Today, no sooner I got to school, I saw an email to staff about a coffee truck stopping by. A fundraiser for the school’s Cheer team. Not your common or garden food truck (a converted horse trailer) Exchange Coffee is a company with an interesting origin story.
So as my students came to class — my Writing and Publishing class –I nixed the day’s assignment on my lesson plan and asked them if they like to work as an impromptu news team. Grab a camera and some mics I told them. Someone needed to prep for the story, to look up some background information of the owners of Exchange Coffee. Another began to write down possible questions on a small white board while two others tested the audio, and if the clip-on mic units were charged. Clip-on mics aren’t the best for impromptu stories, so one student, adapted our ‘dummy’ mic to the Hotec clip-on, so that it communicated back to the camera. We rushed downstairs. I asked the owners (who also make and serve the coffee) if it was OK to do a story about them.
Once that was cleared, I got the students to shoot some B-roll. A school bus rolling in. A weird half moon was rising as the sun came over the Queen Creek horizon. An engine roared –possibly a train or a noisy aircraft from the nearby Phoenix-Mesa Gateway airport. Sound engineer? Check. Camera person? Check. Reporter? Check.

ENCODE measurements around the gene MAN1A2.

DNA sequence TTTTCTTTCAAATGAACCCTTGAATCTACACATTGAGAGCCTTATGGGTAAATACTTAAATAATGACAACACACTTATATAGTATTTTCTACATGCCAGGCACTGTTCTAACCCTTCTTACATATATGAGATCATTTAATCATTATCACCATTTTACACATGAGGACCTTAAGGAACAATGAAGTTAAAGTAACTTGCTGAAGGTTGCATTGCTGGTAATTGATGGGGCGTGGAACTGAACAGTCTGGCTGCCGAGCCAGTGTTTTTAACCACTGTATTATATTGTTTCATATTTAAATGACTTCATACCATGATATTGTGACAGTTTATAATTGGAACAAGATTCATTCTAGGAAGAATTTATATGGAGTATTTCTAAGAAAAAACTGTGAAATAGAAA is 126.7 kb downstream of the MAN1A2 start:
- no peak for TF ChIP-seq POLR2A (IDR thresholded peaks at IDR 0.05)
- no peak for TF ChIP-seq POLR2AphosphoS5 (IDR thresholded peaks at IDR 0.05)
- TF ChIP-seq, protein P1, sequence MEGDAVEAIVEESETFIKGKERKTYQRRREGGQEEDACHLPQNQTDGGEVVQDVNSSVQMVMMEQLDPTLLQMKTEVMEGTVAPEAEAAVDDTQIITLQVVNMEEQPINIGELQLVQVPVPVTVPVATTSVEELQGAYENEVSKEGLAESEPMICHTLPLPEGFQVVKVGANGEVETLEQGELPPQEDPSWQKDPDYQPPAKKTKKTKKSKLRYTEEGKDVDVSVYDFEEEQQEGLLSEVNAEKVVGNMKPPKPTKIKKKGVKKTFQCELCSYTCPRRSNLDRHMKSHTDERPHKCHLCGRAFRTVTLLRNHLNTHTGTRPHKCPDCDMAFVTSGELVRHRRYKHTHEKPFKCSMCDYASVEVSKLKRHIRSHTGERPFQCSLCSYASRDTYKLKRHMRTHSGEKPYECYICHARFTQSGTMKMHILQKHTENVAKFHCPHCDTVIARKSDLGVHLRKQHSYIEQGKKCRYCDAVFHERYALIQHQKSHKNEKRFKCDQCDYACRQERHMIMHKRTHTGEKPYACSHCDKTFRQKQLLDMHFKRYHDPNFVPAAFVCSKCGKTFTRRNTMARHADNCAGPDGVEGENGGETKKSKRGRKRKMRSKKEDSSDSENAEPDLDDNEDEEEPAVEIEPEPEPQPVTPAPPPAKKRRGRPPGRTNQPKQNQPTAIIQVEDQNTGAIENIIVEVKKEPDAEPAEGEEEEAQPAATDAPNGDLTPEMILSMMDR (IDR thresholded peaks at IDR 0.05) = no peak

As we began to roll, Don Meyer, an English teacher unexpectedly wheeled into frame, in full biking gear. Perfect! (I’ve featured Mr. Meyer on a podcast and blog post so I was confident this ‘customer’ would agree to being in the story.) The story was suddenly growing more legs. The ‘reporter’ began describing the scene, and got a interview with the owner/barista.
The audio quality turned out better than we expected. More than that, our reporter sounded like a reporter, despte just having 5 minutes of planning the story. The camera person got her right shots. Fifteen minutes to the bell, we switched off the tech and headed back to class to review the work.
NOW COMES THE LEARNING PART. I will play back the recording, and over the next few days and have the students critique their work. Could they have done anything different? What about lighting? What about camera angles? What if this was an ‘incident’? How would they handle it? Could they have interviewed customers? Could they have got a different camera angle – say from inside the truck?
Publishing in a digital world is tricky business. It’s never static. Stories, like lesson plans are always in flux. The best lessons are learned on the job. We are often poised at the top of the Bloom’s taxonomy pyramid, ‘creating original work,’ investigating, revising, reconstructing knowledge in the moment. Sometimes a coffee truck hijacks the lesson plan. You adapt and run with it.
Tomorrow I have invited an author, Jessica McCann, talk to the class about the writing craft, about fiction, and picking out details for a story. Does a video story or podcast have something in common with a novel? We’ll ask!
NEXT WEEK, my students will be working on podcasts. Who knows where this –and what unplanned events – will take my class. Stay tuned. Didn’t I mention – my class starts at 6:30 am? I might need more coffee!